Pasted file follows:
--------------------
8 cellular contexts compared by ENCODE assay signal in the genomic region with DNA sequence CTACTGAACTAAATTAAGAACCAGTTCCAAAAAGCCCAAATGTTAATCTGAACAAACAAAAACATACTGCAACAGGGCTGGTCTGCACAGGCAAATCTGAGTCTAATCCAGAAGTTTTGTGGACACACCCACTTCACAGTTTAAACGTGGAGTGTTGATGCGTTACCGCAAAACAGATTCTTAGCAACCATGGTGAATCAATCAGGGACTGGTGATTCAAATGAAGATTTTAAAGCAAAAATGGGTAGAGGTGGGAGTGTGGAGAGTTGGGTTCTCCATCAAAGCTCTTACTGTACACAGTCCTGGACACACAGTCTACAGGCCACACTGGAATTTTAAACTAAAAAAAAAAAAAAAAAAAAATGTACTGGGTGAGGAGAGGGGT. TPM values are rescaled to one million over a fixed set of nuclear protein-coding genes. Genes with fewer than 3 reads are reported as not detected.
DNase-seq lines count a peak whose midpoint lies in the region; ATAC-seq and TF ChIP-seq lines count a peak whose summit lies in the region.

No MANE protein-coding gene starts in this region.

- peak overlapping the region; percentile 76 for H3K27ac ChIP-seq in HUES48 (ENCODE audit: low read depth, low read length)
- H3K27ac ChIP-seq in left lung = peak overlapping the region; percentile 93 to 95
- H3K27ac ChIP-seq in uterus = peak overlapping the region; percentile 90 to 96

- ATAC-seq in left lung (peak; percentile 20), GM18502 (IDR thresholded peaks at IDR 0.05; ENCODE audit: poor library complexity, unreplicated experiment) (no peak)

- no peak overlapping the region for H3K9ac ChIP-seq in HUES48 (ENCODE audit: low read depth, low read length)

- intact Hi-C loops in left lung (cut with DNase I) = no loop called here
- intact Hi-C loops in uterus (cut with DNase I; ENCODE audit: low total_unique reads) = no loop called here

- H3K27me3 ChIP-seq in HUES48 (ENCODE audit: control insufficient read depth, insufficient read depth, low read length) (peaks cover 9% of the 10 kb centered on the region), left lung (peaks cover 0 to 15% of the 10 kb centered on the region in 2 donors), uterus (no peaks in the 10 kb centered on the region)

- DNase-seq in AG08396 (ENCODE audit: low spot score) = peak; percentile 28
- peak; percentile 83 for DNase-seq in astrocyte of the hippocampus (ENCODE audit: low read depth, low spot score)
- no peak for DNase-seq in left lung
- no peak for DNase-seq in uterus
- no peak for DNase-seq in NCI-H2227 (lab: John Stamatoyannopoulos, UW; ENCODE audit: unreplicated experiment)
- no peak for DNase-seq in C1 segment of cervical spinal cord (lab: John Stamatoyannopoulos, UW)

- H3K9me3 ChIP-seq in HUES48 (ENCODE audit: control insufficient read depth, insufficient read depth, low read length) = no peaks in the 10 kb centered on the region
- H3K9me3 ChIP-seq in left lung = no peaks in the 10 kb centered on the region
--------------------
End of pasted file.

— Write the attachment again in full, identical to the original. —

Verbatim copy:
8 cellular contexts compared by ENCODE assay signal in the genomic region with DNA sequence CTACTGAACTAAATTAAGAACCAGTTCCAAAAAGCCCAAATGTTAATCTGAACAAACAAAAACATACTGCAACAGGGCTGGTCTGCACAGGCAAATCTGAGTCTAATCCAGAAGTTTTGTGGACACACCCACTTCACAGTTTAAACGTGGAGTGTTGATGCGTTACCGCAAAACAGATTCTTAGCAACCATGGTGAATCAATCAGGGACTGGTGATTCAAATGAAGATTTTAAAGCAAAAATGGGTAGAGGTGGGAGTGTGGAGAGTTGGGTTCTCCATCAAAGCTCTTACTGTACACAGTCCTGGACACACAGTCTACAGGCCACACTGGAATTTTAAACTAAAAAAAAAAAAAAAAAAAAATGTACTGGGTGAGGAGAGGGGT. TPM values are rescaled to one million over a fixed set of nuclear protein-coding genes. Genes with fewer than 3 reads are reported as not detected.
DNase-seq lines count a peak whose midpoint lies in the region; ATAC-seq and TF ChIP-seq lines count a peak whose summit lies in the region.

No MANE protein-coding gene starts in this region.

- peak overlapping the region; percentile 76 for H3K27ac ChIP-seq in HUES48 (ENCODE audit: low read depth, low read length)
- H3K27ac ChIP-seq in left lung = peak overlapping the region; percentile 93 to 95
- H3K27ac ChIP-seq in uterus = peak overlapping the region; percentile 90 to 96

- ATAC-seq in left lung (peak; percentile 20), GM18502 (IDR thresholded peaks at IDR 0.05; ENCODE audit: poor library complexity, unreplicated experiment) (no peak)

- no peak overlapping the region for H3K9ac ChIP-seq in HUES48 (ENCODE audit: low read depth, low read length)

- intact Hi-C loops in left lung (cut with DNase I) = no loop called here
- intact Hi-C loops in uterus (cut with DNase I; ENCODE audit: low total_unique reads) = no loop called here

- H3K27me3 ChIP-seq in HUES48 (ENCODE audit: control insufficient read depth, insufficient read depth, low read length) (peaks cover 9% of the 10 kb centered on the region), left lung (peaks cover 0 to 15% of the 10 kb centered on the region in 2 donors), uterus (no peaks in the 10 kb centered on the region)

- DNase-seq in AG08396 (ENCODE audit: low spot score) = peak; percentile 28
- peak; percentile 83 for DNase-seq in astrocyte of the hippocampus (ENCODE audit: low read depth, low spot score)
- no peak for DNase-seq in left lung
- no peak for DNase-seq in uterus
- no peak for DNase-seq in NCI-H2227 (lab: John Stamatoyannopoulos, UW; ENCODE audit: unreplicated experiment)
- no peak for DNase-seq in C1 segment of cervical spinal cord (lab: John Stamatoyannopoulos, UW)

- H3K9me3 ChIP-seq in HUES48 (ENCODE audit: control insufficient read depth, insufficient read depth, low read length) = no peaks in the 10 kb centered on the region
- H3K9me3 ChIP-seq in left lung = no peaks in the 10 kb centered on the region